October 19, 2010

Remnants of Hell Past

Posted in student stories, teaching revelations at 12:36 pm by profart

I received my student eval report from Fall 09. I don’t have the originals, just the report. Student evals are always the most depressing part of my job. After busting my butt trying to accommodate students, teach material (not just present it), work on writing skills, study skills, and generally get students ready to be college students, my reward for all the extra work are words such as “demeaning” and “inflammatory.”

I find less and less that I know what these words even mean anymore. Yes, I expect students to do their work. If they don’t footnote their papers, I hand them back and tell them to do it or they get a zero. Students argue with me, and I don’t budge. Personally, I think they ought to be grateful I don’t just put a big, fat zero on the paper and tell them “I told you to footnote. This is plagiarized. I warned you.” After two or three extensions, I don’t accept that assignment anymore. Sorry, it was due three weeks ago, the class has moved on.

Or are we talking about something else? I’m from these parts, and we still call people “hon”- especially when we feel a connection to them, and these are my students. You’re damn right I care about them. When I had a student hyperventilate because they had severe anxiety issues with tests, I provided alternate formats and tried my best to get them to the disability counsellor so they could have some official support. When I had a student who had a death in the family, I worked around that, providing extra materials online and again- alternate testing, at a time that was more appropriately separated from the event.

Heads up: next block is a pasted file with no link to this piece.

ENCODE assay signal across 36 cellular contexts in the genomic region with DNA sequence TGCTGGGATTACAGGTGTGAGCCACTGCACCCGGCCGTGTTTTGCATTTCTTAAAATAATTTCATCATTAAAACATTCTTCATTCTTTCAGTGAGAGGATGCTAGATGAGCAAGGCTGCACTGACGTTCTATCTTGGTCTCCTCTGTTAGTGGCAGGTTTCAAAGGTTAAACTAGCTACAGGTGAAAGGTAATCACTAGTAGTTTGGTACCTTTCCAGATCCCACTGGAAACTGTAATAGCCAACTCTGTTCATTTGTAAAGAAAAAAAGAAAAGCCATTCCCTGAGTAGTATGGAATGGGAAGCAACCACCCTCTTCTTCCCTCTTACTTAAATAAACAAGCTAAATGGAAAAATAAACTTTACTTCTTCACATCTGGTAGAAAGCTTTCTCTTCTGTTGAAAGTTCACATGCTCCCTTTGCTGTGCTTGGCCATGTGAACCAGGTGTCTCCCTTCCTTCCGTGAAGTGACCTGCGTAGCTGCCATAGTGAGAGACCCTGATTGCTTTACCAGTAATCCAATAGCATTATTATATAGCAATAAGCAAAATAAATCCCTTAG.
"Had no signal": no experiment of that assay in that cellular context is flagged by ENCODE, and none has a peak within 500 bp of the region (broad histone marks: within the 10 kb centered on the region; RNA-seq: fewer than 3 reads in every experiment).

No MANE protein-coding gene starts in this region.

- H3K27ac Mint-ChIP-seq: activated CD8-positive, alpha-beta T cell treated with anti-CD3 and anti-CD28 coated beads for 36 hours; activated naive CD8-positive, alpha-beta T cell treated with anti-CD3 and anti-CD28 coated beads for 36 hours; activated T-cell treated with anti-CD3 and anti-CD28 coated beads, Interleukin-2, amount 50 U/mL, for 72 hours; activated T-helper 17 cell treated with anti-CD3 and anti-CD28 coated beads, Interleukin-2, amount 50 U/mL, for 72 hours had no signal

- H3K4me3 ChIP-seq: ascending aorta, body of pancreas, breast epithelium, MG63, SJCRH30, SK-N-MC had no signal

Yeah, I remember Fall 09. It was the Semester That Sucked. All those blogs I hate to read because they down students as lazy, nasty, mean-spirited, vengeful, ignorant, and manipulative? I came to learn why those blogs are written- because I had every student they described, all at once. I am not a professor that puts up with a lot of guff. It isn’t fair to the majority of my students- the ones that are in there busting their asses trying to get an education, trying to help their families, trying to move on in life and learn about the world around them. It isn’t fair to the real students to put up with crap from warm bodies who don’t know what college is, and don’t care to learn.

But demeaning? I want to know what that means. Only there is no way for me to investigate. Student evals are anonymous. They have now even gone online, so I don’t have handwriting to go by in knowing what might have happened. Did I have a student, a group of students, sitting in my room uncomfortable, feeling worthless? And why did they feel that way? How am I supposed to fix this? Should I even be in a classroom if I have students who are “demeaned” by my teaching style or speech patterns?

Students have the right to safe learning environments. I believe that very firmly. That’s why I don’t just slap that zero on that non-noted paper, but hand it back and tell them to fix it- no matter how hard (or loudly) they fight me. Because it is OK to make a mistake. Or in this case, two: plagiarizing, then fighting the teacher about correcting it. It’s OK to venture a hypothesis about an object and discover what you thought you knew had nothing to do with reality, or that you needed different words to express yourself. It is how most students actually learn. Make a mistake. Have mistake pointed out. Have right answer pointed out. Move on to next topic.

Perhaps this is now seen as “demeaning.” Enough to have it reported to the dean of instruction, and placed in my file on an official report. I wonder what happens to those professors who just slap the zero on and move on. Do they get reported as “demeaning”? Do they even lose any sleep?

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